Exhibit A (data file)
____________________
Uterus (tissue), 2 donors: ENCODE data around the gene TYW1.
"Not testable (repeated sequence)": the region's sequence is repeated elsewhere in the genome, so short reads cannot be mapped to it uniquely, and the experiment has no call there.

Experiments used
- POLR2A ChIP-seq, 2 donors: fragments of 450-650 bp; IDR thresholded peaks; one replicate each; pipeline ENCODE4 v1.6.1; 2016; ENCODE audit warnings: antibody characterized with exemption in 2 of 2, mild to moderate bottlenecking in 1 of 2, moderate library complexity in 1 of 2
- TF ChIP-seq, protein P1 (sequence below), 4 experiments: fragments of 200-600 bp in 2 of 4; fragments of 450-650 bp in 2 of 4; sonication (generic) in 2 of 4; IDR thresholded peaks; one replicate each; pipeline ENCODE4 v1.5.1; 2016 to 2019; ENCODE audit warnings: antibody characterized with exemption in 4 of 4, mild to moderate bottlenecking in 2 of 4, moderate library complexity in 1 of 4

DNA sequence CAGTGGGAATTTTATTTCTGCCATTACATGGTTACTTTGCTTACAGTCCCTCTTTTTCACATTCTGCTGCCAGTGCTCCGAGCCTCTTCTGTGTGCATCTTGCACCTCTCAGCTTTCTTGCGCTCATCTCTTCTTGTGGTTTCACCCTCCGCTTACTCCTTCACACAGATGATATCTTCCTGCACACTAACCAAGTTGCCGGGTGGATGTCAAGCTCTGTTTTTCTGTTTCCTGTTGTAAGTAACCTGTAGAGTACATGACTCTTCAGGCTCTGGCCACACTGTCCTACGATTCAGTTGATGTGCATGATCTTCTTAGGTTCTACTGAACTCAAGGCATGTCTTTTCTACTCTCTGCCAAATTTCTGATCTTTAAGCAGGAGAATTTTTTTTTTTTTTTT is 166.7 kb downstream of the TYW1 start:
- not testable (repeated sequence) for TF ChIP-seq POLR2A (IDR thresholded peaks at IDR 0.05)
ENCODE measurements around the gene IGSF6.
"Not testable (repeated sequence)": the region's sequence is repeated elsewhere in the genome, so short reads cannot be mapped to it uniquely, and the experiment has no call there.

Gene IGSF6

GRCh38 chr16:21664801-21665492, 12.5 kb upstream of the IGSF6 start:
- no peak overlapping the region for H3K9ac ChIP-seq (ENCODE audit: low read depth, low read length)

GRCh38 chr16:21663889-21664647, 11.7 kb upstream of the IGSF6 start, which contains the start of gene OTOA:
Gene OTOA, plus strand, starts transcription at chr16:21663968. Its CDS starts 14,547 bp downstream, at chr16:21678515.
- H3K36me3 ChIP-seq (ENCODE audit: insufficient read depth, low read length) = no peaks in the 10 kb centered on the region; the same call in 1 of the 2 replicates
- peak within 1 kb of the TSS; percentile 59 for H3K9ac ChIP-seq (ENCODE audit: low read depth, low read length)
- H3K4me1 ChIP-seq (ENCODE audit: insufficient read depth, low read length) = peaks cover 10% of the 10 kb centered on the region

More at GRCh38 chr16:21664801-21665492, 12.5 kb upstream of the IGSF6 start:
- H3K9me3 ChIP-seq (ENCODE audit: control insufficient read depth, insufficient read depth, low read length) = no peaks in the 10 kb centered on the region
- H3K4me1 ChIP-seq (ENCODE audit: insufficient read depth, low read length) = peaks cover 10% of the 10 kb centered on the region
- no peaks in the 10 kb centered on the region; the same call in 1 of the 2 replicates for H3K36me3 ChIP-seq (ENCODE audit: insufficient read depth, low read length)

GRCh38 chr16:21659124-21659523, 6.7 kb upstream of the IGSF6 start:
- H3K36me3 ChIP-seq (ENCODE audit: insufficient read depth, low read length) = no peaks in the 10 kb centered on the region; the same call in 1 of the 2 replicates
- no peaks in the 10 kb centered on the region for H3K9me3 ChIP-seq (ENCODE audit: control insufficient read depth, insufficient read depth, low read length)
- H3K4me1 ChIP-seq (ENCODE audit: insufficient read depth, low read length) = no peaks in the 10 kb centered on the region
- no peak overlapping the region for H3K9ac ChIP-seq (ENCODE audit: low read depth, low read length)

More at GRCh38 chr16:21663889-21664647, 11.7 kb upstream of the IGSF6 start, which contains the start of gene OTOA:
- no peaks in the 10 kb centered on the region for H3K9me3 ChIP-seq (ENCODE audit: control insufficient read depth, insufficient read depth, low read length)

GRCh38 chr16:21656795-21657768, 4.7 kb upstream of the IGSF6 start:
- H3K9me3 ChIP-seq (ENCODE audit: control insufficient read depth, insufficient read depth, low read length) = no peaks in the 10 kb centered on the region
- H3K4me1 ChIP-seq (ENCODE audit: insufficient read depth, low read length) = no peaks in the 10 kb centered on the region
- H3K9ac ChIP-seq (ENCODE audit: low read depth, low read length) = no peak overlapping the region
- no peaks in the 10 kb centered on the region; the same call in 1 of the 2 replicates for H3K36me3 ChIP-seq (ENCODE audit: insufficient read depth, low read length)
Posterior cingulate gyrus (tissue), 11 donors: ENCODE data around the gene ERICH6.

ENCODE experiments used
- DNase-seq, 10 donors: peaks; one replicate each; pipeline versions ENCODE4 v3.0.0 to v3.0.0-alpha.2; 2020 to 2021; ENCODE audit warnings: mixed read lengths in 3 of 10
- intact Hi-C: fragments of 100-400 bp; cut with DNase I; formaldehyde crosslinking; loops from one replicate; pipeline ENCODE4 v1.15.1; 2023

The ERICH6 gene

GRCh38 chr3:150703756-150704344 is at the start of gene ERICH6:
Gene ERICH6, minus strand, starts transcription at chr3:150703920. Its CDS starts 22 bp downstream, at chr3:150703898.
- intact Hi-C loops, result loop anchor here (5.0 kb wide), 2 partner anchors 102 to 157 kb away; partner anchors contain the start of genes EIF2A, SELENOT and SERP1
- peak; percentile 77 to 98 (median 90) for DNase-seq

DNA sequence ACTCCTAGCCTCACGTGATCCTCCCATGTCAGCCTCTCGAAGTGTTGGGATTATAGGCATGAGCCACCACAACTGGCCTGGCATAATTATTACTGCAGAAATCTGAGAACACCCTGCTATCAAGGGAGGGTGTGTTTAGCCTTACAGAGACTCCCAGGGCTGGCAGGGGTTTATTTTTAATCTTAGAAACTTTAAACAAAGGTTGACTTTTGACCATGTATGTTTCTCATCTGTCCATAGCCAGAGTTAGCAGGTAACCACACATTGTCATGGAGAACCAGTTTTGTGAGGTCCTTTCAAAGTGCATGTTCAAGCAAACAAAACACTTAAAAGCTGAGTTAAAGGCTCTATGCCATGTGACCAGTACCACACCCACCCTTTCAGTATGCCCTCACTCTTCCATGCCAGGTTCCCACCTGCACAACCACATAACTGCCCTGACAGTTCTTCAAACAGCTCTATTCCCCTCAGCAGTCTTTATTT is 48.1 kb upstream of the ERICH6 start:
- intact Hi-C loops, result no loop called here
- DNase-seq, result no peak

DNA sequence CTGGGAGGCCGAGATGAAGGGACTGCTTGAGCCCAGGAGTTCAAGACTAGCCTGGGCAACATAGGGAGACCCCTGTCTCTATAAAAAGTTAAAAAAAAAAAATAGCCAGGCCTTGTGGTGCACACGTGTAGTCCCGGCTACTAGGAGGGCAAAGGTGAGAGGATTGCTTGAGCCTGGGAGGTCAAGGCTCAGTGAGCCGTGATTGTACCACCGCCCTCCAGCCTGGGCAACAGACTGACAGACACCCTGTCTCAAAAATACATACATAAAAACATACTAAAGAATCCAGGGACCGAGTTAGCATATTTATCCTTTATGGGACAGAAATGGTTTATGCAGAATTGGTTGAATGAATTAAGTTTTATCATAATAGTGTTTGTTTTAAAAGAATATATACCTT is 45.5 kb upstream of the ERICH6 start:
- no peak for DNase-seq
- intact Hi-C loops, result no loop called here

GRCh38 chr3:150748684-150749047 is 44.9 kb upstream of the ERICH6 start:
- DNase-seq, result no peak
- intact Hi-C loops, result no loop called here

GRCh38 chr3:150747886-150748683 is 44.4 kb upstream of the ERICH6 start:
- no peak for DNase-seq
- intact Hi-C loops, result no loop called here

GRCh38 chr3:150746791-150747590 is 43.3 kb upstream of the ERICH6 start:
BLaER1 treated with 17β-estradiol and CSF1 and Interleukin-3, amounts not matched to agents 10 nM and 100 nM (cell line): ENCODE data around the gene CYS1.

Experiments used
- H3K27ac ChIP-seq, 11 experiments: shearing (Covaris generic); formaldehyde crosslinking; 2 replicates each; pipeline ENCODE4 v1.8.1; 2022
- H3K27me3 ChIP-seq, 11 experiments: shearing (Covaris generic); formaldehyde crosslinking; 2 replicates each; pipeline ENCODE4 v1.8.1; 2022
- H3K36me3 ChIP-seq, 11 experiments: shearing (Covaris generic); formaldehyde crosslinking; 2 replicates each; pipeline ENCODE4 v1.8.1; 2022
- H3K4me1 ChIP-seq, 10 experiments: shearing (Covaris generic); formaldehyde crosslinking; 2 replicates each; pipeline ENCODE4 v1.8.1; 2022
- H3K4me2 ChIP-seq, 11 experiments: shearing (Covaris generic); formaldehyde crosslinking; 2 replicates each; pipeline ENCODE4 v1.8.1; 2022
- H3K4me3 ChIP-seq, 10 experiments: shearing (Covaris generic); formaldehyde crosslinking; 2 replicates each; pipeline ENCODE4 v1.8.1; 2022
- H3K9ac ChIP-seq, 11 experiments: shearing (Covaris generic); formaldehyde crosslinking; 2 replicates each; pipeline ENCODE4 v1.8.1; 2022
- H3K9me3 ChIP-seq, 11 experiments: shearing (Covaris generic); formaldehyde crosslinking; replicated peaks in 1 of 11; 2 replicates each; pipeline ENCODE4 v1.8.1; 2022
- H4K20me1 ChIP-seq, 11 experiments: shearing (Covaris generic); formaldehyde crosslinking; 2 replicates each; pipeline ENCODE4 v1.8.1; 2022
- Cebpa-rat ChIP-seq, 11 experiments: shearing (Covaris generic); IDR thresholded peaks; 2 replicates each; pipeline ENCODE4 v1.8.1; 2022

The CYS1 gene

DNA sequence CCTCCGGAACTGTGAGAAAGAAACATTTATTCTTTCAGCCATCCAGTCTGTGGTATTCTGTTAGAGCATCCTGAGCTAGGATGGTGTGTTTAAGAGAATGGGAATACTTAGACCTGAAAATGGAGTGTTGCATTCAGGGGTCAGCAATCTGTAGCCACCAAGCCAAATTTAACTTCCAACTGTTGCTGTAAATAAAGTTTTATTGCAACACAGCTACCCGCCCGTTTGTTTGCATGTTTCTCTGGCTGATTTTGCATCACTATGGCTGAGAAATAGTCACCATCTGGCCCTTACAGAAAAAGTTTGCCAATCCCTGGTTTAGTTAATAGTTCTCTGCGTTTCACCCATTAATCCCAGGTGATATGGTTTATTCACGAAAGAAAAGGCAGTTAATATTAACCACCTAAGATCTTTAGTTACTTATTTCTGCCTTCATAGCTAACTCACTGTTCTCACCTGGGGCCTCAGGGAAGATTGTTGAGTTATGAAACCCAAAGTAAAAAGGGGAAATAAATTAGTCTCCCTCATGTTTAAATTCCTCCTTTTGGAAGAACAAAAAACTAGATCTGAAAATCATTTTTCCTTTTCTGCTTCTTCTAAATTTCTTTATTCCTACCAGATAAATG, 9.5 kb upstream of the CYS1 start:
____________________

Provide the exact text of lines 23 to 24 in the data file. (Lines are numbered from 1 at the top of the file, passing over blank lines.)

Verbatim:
- H3K36me3 ChIP-seq (ENCODE audit: insufficient read depth, low read length) = no peaks in the 10 kb centered on the region; the same call in 1 of the 2 replicates
- no peaks in the 10 kb centered on the region for H3K9me3 ChIP-seq (ENCODE audit: control insufficient read depth, insufficient read depth, low read length)